The closure of Queensland’s borders would be declared unconstitutional, unreasonable and discriminatory under a High Court challenge filed on Monday by businesses and individuals who say the state has gone beyond what is necessary to control the spread of COVID-19.
The six plaintiffs behind the challenge say the border closure is invalid because it breaches provisions of the Constitution requiring trade, commerce and intercourse between the states to be absolutely free; and that state governments are not permitted to discriminate against other parts of the nation.
The Constitution allows states to restrict entry for public health reasons, but documents filed in the High Court on Monday say Queensland has gone beyond what is reasonably necessary.
The six plaintiffs, who include Queensland and interstate companies and individuals, say the severity of the border closure has imposed financial hardship on their businesses and has breached their constitutional right to travel freely throughout the nation.
Their writ of summons lists a series of alternative measures they believe could have left the state’s borders open to most people while validly imposing targeted restrictions to prevent the spread of the virus.
Instead, they say the border closure’s “criterion of operation” is the prohibition of interstate intercourse which enjoys a guarantee of freedom under section 92 of the Constitution. They say the border closure also breaches section 117 of the Constitution by discriminating between trade and commerce within Queensland and commerce between Queensland and other jurisdictions.
The alternatives listed by the six plaintiffs include allowing people to enter the state if they have tested negative for the virus; subjecting new arrivals to quarantine; and allowing people to enter the state from jurisdictions that have not experienced a case of the virus for 28 days.
The challenge is backed by a Brisbane travel agent, a Cairns charter boat operator, a national linen-hire service, two would-be travellers based in Sydney and Darwin and a resident of Bribie Island who says he has been unable to travel regularly to other states and return to Queensland.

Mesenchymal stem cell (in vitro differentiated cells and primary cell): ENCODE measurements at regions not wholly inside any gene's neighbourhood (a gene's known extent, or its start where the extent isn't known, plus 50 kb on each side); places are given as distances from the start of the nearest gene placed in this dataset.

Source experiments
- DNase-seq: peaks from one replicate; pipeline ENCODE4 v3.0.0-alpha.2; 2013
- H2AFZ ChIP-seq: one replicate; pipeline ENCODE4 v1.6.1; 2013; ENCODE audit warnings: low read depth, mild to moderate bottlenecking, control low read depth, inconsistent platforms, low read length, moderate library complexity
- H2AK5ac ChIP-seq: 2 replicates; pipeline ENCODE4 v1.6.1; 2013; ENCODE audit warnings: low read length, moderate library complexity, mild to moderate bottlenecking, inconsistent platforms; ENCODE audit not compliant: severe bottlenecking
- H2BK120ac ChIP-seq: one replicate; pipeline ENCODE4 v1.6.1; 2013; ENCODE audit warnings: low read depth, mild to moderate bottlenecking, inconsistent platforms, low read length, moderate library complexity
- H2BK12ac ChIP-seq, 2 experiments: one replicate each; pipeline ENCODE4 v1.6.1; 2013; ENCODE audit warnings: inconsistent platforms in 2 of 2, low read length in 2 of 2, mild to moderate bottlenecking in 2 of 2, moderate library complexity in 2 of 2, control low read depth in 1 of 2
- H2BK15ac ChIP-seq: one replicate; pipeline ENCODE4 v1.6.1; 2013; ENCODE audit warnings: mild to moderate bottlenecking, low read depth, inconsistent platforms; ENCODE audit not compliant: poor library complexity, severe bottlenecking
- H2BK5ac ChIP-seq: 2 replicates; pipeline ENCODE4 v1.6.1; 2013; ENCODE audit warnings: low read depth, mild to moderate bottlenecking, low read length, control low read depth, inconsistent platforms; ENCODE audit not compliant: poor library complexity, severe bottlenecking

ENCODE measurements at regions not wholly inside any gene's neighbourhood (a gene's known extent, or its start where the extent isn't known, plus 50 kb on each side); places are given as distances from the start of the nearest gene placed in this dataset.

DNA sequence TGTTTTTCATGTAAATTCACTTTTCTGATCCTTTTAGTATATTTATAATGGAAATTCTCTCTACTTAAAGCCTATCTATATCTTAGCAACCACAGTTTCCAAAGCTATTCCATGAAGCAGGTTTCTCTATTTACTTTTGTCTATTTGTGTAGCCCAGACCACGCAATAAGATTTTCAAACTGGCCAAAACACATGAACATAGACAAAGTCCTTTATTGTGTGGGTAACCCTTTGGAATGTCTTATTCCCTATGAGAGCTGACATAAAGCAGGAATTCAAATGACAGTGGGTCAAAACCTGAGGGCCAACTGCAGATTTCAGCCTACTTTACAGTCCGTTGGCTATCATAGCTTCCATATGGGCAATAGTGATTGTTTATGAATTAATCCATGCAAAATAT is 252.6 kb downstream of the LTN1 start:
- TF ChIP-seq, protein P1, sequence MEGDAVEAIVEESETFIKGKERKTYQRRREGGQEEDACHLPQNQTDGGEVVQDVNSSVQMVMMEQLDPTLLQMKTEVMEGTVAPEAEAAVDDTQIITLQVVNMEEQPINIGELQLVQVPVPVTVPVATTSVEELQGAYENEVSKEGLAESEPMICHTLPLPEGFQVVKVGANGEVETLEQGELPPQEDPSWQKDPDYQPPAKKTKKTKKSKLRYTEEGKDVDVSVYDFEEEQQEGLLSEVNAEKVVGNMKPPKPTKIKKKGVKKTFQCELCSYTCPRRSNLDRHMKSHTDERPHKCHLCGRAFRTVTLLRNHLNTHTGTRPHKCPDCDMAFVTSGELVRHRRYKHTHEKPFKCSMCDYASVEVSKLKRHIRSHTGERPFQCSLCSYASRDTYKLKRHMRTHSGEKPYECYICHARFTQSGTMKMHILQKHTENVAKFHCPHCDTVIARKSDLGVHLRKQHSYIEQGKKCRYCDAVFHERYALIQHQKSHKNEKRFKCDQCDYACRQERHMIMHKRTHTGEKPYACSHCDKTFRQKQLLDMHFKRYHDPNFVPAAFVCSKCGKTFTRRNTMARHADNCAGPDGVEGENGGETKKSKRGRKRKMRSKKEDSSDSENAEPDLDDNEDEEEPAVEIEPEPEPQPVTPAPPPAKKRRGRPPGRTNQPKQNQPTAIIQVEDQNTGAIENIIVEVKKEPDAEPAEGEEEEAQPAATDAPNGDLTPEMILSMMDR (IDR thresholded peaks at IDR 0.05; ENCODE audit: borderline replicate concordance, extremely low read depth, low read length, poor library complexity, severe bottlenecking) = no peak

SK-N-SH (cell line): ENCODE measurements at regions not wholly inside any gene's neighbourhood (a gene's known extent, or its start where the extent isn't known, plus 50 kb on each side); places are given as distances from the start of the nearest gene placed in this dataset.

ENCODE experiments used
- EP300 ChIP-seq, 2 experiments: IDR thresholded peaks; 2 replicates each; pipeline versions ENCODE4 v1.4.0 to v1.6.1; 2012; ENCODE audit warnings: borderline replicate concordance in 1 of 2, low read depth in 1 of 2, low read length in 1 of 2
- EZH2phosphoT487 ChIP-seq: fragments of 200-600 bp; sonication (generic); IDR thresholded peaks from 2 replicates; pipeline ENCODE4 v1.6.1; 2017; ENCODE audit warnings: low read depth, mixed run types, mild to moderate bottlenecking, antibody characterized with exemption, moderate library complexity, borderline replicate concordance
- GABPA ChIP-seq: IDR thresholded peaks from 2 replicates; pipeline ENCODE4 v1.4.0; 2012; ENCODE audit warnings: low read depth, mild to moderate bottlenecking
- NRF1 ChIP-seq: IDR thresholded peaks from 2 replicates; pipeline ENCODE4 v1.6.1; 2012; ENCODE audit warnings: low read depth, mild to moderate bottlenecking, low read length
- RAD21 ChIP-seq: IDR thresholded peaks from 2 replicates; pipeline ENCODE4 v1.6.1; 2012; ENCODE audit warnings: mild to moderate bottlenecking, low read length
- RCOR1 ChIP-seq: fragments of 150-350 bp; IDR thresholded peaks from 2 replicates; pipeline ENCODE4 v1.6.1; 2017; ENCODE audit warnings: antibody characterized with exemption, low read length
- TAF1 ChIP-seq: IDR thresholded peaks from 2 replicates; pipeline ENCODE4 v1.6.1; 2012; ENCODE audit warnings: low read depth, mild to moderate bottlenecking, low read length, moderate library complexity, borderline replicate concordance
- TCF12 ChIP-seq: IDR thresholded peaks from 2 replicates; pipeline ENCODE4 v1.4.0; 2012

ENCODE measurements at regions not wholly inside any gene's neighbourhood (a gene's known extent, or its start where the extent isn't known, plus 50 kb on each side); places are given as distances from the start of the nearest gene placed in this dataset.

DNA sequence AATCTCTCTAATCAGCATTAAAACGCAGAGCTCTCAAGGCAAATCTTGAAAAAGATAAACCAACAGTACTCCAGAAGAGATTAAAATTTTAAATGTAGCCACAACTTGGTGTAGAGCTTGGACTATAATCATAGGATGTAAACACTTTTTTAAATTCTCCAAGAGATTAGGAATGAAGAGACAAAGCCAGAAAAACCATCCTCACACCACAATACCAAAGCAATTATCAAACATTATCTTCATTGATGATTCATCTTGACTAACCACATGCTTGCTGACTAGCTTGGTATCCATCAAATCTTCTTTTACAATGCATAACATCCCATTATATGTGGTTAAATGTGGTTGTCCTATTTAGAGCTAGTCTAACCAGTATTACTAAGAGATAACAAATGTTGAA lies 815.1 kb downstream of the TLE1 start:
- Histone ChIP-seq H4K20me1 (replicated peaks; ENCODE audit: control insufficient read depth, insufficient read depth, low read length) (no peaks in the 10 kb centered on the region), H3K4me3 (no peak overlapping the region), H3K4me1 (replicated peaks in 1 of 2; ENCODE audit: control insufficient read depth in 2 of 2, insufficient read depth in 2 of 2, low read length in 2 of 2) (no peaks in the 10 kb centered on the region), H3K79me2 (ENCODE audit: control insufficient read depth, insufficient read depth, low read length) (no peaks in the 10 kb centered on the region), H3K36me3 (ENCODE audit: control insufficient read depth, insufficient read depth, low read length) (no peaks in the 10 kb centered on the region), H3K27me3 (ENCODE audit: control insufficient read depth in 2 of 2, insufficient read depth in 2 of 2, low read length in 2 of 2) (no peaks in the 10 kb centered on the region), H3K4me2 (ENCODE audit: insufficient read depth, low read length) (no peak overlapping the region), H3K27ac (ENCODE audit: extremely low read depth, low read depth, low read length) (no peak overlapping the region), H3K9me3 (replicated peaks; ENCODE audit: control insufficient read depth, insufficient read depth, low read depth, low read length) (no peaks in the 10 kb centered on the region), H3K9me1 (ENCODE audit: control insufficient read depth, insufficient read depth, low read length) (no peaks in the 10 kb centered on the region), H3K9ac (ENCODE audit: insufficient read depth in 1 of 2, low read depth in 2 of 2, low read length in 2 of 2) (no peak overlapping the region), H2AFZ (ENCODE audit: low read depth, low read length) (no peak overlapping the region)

The lead plaintiff is Travel Essence, a travel agency based at Mount Ommaney in suburban Brisbane, which says it continues to suffer financially because of the border restrictions.
This comes soon after businessman Clive Palmer unveiled High Court proceedings targeting the border closures of Queensland and Western Australia.
Premier Annastacia Palaszczuk has said the state’s borders would remain closed for June and the earliest they would reopen would be mid-July. However, north Queensland tourism operators have urged the government to reopen the state to interstate travellers before the end of the peak winter season.
Cairns charter operator Mermaid 007 is backing the challenge because it says the border closure has hurt its business, known as Reefinity Adventurers, which provides charter boats and light aircraft for fishing and reef trips.
The third plaintiff is linen hire company Super Services Group, which has warehouses at North Lakes in Queensland and Granville in Sydney’s west.
It says it has been trying since March to expand its business to Melbourne, Adelaide and Darwin but those efforts have been hindered by the border closure.
The challenge is set to be accompanied by legal action aimed at forcing the state’s Chief Health Officer, Jeanette Young, to disclose the material that formed the basis for the border closure. A request for Dr Young to provide that material had not been complied with, the writ of summons said.
The Travel Essence case is being partly paid for by a GoFundMe campaign while the legal team backing the challenge, from Queensland law firm Mahoneys, will take a fee only if it wins.
Originally posted by Chris Merritt on 2nd June, 9:52am, 2020 for The Australian